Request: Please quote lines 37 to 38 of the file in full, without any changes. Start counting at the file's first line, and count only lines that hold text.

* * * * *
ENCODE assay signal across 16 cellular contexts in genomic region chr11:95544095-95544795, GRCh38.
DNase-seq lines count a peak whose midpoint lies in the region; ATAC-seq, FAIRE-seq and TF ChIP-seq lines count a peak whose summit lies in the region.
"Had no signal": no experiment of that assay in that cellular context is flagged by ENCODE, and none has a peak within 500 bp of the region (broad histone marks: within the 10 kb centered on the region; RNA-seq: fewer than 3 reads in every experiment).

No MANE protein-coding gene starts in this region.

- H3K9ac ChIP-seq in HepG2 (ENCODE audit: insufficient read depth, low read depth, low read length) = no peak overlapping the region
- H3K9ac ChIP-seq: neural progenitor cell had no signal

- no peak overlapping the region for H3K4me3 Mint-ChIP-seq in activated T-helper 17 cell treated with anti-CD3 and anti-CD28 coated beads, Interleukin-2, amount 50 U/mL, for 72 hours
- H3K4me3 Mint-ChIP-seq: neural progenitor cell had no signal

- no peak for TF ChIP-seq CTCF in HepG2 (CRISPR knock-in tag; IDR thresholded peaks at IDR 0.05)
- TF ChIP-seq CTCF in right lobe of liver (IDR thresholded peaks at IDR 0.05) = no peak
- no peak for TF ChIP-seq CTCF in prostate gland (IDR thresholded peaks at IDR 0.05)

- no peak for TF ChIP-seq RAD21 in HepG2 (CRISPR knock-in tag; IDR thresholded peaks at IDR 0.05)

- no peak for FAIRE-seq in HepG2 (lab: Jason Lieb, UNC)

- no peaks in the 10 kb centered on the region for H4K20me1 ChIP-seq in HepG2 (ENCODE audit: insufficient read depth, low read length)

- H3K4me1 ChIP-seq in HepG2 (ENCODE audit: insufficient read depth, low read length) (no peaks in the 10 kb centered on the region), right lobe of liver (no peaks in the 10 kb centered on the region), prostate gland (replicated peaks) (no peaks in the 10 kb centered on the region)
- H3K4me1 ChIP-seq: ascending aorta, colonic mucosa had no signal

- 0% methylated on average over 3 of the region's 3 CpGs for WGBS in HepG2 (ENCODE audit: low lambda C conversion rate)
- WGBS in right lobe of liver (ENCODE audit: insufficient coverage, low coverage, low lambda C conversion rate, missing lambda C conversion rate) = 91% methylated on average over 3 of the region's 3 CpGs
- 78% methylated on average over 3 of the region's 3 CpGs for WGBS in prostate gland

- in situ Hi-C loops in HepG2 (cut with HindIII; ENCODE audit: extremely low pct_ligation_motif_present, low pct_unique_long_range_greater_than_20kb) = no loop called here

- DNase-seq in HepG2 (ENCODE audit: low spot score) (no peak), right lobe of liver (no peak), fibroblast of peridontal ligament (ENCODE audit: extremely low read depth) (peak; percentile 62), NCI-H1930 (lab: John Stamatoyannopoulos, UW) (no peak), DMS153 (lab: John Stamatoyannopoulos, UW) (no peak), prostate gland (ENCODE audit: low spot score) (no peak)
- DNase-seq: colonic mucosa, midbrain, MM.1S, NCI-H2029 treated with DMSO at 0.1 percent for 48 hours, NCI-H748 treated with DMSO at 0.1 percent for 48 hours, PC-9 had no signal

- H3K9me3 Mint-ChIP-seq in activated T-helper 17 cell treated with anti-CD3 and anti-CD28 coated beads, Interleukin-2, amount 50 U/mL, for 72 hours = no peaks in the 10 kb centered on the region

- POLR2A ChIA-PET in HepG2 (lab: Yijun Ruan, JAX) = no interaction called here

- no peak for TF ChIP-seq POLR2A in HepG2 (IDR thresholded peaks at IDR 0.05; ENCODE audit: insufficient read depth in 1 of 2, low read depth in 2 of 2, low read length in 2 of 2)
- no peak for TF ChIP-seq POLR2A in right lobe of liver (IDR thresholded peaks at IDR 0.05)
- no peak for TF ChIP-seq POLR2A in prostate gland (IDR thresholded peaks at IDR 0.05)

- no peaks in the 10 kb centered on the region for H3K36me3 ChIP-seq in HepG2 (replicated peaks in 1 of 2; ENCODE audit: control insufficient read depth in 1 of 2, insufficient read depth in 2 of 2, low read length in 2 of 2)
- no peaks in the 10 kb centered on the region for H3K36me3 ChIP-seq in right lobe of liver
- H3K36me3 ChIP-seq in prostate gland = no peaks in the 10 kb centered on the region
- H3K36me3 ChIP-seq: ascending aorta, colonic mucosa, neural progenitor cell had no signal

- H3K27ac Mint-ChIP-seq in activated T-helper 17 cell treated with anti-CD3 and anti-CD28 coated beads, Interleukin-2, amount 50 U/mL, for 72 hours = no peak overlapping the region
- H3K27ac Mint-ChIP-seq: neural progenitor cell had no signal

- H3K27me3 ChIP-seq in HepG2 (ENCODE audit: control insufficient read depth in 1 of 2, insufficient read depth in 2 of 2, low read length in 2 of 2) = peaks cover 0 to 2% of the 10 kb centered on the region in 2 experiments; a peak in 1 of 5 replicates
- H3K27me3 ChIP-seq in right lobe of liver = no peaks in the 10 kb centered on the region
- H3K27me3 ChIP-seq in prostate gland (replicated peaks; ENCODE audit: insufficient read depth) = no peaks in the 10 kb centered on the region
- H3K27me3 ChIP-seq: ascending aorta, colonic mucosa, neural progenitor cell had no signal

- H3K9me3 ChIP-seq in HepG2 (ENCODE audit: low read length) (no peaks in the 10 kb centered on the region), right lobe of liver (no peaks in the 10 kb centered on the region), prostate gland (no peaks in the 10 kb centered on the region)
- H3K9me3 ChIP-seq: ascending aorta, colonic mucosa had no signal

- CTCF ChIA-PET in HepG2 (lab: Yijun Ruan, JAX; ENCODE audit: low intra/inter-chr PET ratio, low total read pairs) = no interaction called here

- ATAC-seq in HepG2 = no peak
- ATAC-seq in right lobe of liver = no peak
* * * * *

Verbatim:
- H3K27me3 ChIP-seq: ascending aorta, colonic mucosa, neural progenitor cell had no signal

- H3K9me3 ChIP-seq in HepG2 (ENCODE audit: low read length) (no peaks in the 10 kb centered on the region), right lobe of liver (no peaks in the 10 kb centered on the region), prostate gland (no peaks in the 10 kb centered on the region)